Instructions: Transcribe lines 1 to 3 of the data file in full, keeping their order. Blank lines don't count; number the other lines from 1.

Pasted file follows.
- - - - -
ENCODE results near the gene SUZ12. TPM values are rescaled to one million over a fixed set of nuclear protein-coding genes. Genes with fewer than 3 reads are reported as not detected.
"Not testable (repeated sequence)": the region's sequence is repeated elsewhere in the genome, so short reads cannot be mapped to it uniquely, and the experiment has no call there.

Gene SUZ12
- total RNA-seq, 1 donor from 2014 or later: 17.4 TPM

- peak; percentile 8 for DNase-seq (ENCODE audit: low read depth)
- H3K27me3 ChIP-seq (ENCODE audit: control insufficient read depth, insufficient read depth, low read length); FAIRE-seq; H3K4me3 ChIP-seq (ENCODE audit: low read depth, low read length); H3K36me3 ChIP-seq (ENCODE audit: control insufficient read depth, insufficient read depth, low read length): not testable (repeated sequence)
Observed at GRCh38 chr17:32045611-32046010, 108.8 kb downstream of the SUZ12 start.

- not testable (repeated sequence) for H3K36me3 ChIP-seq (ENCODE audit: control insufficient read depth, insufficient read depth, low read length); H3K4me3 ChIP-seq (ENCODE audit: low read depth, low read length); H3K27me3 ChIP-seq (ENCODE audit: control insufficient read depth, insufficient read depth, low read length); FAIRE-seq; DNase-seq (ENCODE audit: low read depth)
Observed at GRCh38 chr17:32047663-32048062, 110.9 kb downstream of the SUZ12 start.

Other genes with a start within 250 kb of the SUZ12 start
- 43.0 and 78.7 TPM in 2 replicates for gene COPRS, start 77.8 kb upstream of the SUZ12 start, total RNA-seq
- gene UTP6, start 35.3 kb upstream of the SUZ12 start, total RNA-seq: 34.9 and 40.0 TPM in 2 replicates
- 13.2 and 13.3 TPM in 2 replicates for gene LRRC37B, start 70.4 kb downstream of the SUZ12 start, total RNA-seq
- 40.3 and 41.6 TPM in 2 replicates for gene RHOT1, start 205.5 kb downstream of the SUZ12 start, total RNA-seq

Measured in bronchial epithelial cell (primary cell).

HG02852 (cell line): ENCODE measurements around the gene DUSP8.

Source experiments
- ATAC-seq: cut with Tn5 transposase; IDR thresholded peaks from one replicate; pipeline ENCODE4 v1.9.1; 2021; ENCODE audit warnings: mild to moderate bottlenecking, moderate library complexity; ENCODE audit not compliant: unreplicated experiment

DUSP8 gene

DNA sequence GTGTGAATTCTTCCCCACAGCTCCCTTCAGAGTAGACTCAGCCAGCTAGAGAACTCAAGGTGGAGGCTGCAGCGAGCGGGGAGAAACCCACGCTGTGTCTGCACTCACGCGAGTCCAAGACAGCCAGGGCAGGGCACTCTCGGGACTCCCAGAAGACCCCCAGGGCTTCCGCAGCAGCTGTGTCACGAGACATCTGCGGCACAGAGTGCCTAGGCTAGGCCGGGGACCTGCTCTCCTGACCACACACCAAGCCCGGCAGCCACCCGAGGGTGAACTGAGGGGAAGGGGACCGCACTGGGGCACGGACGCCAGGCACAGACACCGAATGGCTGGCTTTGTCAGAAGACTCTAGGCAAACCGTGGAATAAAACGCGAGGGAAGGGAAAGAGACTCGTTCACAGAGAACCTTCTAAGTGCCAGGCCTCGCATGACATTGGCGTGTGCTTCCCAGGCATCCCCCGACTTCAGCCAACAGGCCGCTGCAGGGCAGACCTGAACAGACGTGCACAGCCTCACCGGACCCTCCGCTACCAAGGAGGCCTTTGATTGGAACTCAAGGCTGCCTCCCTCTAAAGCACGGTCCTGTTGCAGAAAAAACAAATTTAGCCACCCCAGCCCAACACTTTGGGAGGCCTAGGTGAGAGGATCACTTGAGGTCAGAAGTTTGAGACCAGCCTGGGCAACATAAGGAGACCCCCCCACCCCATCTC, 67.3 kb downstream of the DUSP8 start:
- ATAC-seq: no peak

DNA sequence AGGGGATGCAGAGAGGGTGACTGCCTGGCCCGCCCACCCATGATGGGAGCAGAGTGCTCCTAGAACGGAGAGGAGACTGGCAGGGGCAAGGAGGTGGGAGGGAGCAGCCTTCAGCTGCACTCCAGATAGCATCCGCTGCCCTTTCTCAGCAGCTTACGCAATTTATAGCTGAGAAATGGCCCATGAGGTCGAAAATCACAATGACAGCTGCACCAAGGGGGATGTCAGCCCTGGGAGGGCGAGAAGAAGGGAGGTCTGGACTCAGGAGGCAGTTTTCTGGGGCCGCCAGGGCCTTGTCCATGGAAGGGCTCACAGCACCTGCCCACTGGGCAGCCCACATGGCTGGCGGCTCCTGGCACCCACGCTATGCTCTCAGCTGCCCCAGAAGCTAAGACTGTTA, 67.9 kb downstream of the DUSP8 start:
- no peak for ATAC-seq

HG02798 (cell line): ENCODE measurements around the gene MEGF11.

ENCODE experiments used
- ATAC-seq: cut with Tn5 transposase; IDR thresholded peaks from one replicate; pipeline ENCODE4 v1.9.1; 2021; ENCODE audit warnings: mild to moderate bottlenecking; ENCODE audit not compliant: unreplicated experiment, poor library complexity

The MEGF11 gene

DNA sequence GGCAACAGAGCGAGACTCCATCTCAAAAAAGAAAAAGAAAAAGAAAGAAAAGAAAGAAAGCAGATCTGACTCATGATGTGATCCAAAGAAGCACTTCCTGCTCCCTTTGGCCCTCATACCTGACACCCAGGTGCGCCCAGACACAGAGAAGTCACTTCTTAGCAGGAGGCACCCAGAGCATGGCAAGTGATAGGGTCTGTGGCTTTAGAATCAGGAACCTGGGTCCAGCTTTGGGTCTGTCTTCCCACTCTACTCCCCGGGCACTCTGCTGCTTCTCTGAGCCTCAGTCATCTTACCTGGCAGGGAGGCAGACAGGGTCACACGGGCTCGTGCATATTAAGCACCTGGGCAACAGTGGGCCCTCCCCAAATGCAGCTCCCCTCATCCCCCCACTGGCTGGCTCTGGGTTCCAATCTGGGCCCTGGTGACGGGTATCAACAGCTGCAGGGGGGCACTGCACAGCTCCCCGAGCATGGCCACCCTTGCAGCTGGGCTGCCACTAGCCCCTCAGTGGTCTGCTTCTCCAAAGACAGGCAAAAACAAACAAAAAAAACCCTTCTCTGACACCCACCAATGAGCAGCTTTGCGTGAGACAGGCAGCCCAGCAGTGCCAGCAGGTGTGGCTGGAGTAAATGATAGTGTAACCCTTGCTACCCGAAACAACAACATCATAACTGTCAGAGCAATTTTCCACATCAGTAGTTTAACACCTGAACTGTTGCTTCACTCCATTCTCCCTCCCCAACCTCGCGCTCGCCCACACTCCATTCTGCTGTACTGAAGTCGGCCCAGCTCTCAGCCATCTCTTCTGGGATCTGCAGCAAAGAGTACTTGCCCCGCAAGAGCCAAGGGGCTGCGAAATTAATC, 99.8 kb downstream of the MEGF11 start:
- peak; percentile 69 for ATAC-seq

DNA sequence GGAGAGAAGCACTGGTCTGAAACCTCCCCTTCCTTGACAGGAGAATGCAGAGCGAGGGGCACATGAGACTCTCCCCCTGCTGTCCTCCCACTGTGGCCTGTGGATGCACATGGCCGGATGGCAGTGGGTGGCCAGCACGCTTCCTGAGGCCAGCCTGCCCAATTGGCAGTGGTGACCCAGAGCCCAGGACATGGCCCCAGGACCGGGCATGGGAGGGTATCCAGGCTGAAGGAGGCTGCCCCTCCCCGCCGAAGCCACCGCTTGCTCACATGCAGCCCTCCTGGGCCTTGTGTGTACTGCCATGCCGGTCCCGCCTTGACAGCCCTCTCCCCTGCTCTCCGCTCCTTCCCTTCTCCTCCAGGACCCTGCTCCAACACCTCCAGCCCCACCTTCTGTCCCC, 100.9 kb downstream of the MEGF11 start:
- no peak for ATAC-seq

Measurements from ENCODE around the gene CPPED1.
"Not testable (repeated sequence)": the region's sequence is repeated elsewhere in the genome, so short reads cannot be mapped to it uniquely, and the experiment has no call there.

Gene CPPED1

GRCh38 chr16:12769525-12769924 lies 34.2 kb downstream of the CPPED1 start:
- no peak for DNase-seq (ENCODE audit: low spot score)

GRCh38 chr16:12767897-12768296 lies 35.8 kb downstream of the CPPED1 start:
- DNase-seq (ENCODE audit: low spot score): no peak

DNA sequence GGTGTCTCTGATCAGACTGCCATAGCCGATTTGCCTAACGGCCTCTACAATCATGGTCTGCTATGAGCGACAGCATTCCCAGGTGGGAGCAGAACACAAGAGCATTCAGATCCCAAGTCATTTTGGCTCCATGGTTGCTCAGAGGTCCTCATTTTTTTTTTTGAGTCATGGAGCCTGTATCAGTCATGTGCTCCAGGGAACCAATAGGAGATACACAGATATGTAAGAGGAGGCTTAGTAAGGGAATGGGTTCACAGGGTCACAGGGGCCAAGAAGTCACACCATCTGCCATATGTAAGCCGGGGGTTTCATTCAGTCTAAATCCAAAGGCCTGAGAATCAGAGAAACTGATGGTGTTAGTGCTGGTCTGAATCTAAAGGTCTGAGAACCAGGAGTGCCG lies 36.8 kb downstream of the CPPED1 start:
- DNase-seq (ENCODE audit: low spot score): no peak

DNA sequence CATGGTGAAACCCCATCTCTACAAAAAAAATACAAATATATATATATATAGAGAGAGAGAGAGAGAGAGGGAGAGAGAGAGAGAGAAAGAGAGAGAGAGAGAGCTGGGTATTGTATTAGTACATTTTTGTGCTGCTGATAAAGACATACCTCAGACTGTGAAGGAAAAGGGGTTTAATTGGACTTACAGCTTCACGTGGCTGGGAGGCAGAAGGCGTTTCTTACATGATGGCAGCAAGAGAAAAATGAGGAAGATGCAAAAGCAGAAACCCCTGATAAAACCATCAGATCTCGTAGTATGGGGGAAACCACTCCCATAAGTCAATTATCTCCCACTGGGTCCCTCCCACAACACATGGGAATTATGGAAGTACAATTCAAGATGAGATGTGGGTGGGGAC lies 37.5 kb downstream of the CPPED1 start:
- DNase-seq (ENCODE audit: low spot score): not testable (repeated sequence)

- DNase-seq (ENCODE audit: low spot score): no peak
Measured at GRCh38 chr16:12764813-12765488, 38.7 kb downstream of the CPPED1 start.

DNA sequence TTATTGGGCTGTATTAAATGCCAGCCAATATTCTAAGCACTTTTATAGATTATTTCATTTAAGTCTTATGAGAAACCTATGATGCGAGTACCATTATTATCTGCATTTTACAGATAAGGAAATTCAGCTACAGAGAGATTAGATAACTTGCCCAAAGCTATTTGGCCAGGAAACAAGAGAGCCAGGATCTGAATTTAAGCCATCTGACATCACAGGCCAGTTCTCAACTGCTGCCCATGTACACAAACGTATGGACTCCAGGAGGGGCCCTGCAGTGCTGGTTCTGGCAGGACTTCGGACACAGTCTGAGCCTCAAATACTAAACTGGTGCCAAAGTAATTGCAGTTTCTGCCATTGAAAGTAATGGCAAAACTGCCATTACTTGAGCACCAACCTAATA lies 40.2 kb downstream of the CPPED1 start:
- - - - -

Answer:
ENCODE results near the gene SUZ12. TPM values are rescaled to one million over a fixed set of nuclear protein-coding genes. Genes with fewer than 3 reads are reported as not detected.
"Not testable (repeated sequence)": the region's sequence is repeated elsewhere in the genome, so short reads cannot be mapped to it uniquely, and the experiment has no call there.

Gene SUZ12